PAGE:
0:30:11 SB: Yeah, and so tall poppy syndrome is actually preventing people from talking about their drug experiences and perpetuating the conservativism. And we just end up with this status quo that doesn’t change.
0:30:26 PA: Right, and they’ve mentioned that specifically that it’s… Although it sounds interesting, it’s actually… It’s a cultural issue, in tall poppy syndrome and it’s in direct opposition to American culture, which is more like, “Oh, look how good I am, look at what I’ve done, blah blah blah blah blah.”
0:30:45 SB: Absolutely, and it’s really interesting watching Australians try to put together a CV and go for a job interview, because they don’t wanna be seen as having tall poppy syndrome. But yeah, it’s something I haven’t really thought about so much until having this conversation with you, but it’s more than us being a small population, it’s to do with our culture as well. People don’t wanna stand out in Australia, they want to fit in and be part of the community and coming out and saying, psychedelics have had this profound effect on me doesn’t really fit in with our culture.
0:31:23 PA: And that probably won’t change any time soon, then, because the cultural more that you’re talking about seems like it’s fairly ingrained. And it sounds like… ‘Cause a lot of what’s going on… We could call this psychedelic identity politics, a lot of big push that’s going on with groups like Symposium and the Psychedelics Because Campaign, it’s about openly coming out and saying, “Hey, look, I’m a lawyer. Hey, look, I’m a doctor, an entrepreneur, a psychologist or a psychiatrist and I’ve done psychedelics.” But it sounds like that route won’t be a possibility for drug reform in Australia, it sounds like it will probably have to be a combination of people reading news stories from abroad, for example, understanding that things like Cannabis have now been legalized in America, a combination of that and a combination of what PRISM is working on with hopefully some level of medicalization leading to just a more open conversation about what’s going on with psychedelics, but also drugs in general.
0:32:26 SB: Yeah, even the psychiatrist that we’re working with, he’s not willing to be interviewed by the media about his intention to do MDMA-assisted psychotherapy and that’s part of that tall poppy syndrome, he doesn’t want to… He doesn’t want to stand out by being named in the media. He’s spoken to the media for us in the past, but he’s certainly protected his name from being published, because he doesn’t want people’s opinions from him talking about his intentions and wanting to engage in MDMA research to impact on his, I guess, his identity as a psychiatrist. So yeah, we’re not going to see many people coming out and saying that, though I think there’s a growing trend in the younger community.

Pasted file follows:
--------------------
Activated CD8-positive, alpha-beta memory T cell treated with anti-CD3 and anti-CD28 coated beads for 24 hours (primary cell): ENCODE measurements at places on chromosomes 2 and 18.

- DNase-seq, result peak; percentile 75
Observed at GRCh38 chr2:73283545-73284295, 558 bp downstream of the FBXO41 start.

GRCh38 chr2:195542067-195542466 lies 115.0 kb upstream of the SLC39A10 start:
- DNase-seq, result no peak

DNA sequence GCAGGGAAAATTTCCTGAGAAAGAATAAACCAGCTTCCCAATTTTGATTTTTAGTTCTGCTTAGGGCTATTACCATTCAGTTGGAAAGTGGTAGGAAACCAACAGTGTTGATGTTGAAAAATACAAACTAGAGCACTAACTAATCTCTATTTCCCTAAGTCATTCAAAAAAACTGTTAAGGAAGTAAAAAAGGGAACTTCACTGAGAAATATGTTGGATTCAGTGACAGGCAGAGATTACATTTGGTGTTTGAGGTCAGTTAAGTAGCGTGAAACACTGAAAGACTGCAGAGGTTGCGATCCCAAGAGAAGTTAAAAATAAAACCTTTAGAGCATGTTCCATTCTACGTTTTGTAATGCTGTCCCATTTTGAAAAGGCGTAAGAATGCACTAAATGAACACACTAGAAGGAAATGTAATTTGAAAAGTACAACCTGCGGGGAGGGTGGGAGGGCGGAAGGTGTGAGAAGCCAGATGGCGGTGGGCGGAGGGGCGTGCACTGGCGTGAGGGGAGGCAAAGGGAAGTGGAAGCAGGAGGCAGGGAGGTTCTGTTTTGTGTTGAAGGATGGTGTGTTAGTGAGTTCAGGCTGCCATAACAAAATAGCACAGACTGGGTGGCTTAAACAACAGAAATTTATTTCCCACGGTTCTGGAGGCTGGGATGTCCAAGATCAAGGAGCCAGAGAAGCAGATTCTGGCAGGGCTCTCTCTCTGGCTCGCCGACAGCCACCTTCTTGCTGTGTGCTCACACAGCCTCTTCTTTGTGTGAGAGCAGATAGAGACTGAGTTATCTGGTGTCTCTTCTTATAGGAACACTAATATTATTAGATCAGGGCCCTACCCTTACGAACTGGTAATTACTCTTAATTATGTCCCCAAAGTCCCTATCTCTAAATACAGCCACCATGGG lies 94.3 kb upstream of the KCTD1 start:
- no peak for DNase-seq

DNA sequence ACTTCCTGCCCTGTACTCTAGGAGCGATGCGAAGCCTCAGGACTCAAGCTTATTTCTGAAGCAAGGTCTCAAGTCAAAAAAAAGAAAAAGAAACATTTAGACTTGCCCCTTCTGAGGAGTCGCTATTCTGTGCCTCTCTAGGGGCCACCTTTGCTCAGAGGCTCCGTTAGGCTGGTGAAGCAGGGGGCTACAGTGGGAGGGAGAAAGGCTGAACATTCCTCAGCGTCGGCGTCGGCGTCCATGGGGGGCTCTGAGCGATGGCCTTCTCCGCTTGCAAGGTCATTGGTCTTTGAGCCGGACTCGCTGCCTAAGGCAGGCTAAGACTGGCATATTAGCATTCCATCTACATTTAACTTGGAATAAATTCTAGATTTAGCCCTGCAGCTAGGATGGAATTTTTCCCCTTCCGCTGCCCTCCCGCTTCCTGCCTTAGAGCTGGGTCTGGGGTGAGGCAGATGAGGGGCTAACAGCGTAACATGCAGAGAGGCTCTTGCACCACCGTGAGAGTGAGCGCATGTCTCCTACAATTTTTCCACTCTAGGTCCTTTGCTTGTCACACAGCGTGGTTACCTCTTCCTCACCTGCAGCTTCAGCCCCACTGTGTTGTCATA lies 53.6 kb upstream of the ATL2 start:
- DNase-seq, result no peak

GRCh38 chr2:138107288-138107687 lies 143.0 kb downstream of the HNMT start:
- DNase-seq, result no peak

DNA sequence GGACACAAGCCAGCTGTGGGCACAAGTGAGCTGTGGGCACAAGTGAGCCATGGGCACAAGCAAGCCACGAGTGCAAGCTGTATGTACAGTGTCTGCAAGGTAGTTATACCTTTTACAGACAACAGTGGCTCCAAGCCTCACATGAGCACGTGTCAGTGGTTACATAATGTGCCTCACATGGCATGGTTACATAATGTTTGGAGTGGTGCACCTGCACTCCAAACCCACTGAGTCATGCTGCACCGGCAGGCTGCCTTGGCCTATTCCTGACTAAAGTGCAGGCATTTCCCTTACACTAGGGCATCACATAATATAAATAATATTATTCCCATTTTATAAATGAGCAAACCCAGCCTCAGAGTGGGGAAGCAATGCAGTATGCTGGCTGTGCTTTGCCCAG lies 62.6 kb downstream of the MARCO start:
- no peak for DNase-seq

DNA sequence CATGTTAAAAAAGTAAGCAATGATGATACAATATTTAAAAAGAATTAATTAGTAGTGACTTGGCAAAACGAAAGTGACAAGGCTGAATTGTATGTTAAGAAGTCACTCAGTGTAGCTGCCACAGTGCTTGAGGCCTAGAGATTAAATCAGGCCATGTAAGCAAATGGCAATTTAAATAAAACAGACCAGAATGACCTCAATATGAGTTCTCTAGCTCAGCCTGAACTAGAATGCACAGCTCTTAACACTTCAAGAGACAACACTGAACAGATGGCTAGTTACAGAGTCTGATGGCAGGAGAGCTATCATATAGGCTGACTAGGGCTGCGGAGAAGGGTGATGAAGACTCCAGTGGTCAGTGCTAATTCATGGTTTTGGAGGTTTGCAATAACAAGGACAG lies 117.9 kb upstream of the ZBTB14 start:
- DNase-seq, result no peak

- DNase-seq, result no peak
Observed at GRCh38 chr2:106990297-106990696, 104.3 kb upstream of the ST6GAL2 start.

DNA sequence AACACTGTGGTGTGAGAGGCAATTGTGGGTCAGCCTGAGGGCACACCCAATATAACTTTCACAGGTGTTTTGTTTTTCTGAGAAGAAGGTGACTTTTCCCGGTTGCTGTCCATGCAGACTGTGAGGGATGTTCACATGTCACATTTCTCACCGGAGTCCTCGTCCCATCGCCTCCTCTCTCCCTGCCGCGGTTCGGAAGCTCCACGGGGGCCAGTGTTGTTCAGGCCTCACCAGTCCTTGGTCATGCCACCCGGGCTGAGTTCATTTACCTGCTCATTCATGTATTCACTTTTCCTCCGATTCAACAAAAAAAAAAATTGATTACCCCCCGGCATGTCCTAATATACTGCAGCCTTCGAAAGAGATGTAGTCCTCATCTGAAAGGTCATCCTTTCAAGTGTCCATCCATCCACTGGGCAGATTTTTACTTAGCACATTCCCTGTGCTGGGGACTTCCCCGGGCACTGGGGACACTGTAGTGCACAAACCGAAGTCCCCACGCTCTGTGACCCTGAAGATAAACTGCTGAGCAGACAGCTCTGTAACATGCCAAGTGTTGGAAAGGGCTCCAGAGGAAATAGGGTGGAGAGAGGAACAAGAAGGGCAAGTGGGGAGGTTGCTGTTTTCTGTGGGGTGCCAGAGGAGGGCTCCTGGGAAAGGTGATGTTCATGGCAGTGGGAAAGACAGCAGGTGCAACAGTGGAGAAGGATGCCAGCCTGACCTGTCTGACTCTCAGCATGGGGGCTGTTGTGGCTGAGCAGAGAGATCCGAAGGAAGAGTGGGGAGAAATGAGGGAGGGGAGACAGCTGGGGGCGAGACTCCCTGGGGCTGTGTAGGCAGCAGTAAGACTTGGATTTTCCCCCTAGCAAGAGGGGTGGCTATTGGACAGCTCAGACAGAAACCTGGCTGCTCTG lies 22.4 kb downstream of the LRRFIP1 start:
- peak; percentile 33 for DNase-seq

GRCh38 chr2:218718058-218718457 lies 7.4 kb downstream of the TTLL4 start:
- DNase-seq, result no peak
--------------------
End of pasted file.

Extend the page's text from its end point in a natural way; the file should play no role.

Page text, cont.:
0:33:27 SB: We’ve got a fellow, Nick Wallace in Australia, who’s trying to establish the Australian Psychedelic Society, and a lot of that will be, I think, around advocacy, setting up forums around psychedelics and information evenings and things like that. But a little bit will be about trying to get people to come out. And I think what you’ll see in Australia is a lot of the younger folk coming out, because they’ve grown up in this different time, where they’ve got access to the internet. Their views are very different to the baby boomers’ views. Because even in… In America, at least, with your baby boomers, they went through the ’60s and the ’70s with LSD. There wasn’t a lot of that happening in Australia, and so… They might have smoked… We’ve got baby boomers that might have smoked a bit of pot, but there would have been very few that had taken LSD. And so, I think that’s another… Being so isolated as we are, we weren’t really exposed to much of that.
0:34:33 SB: However, with this younger group, I do see the younger group coming through and people being far more open about their psychedelic drug use and talking about the benefits of it. It’s gonna get interesting, I guess, as I’m watching this sort of happen, how that then impacts on people’s future careers. And that’s one concern, I say to younger people, if they’re wanting to come out and they’re studying to be a psychologist or a social worker or something like that, I just say, “Just be a little careful. Think about what implications it could have on your future.” Because we are so conservative here and our registration bodies are all quite conservative and looking to basically have psychologists and nurses and so forth dob on each other for their drug use. So yes, I think the change will be very slow in terms of people coming out. So, like you said, what we need to do is what we’re continuing to do is just trying to have continuous media output, with myself or other people from PRISM talking about studies that are happening overseas so that there’s this just sort of white noise of psychedelic science happening that people are hearing. And hopefully, in turn, as people hear more and more about that, they might start asking more questions around, “Oh, I’ve heard that a few times, that’s interesting. I might be interested in finding a little bit more about that.”